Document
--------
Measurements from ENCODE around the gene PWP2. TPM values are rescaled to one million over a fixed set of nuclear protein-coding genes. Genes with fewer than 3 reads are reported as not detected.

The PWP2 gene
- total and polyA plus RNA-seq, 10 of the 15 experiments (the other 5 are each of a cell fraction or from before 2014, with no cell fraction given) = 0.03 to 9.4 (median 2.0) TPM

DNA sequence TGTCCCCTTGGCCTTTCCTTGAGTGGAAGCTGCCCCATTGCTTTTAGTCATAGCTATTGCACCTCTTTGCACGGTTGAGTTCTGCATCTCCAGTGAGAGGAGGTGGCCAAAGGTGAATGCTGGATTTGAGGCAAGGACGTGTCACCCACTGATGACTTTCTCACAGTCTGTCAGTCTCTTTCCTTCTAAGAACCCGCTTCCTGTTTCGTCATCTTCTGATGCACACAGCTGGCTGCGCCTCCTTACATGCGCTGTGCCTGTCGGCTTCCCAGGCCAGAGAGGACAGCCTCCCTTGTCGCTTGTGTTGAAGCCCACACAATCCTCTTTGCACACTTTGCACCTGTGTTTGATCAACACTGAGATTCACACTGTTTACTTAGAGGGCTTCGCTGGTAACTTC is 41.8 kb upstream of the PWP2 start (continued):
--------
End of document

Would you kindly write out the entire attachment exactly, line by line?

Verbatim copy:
Measurements from ENCODE around the gene PWP2. TPM values are rescaled to one million over a fixed set of nuclear protein-coding genes. Genes with fewer than 3 reads are reported as not detected.

The PWP2 gene
- total and polyA plus RNA-seq, 10 of the 15 experiments (the other 5 are each of a cell fraction or from before 2014, with no cell fraction given) = 0.03 to 9.4 (median 2.0) TPM

DNA sequence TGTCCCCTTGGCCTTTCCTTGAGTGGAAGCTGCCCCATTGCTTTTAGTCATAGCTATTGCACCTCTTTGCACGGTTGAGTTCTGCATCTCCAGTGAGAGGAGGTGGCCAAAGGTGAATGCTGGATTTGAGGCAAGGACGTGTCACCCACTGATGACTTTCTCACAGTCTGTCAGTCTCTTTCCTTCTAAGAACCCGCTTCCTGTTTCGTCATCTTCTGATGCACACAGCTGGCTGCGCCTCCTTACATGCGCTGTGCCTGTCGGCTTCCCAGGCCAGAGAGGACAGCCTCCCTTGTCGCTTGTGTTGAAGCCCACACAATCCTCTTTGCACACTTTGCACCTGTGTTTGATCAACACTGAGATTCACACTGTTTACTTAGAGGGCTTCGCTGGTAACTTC is 41.8 kb upstream of the PWP2 start (continued):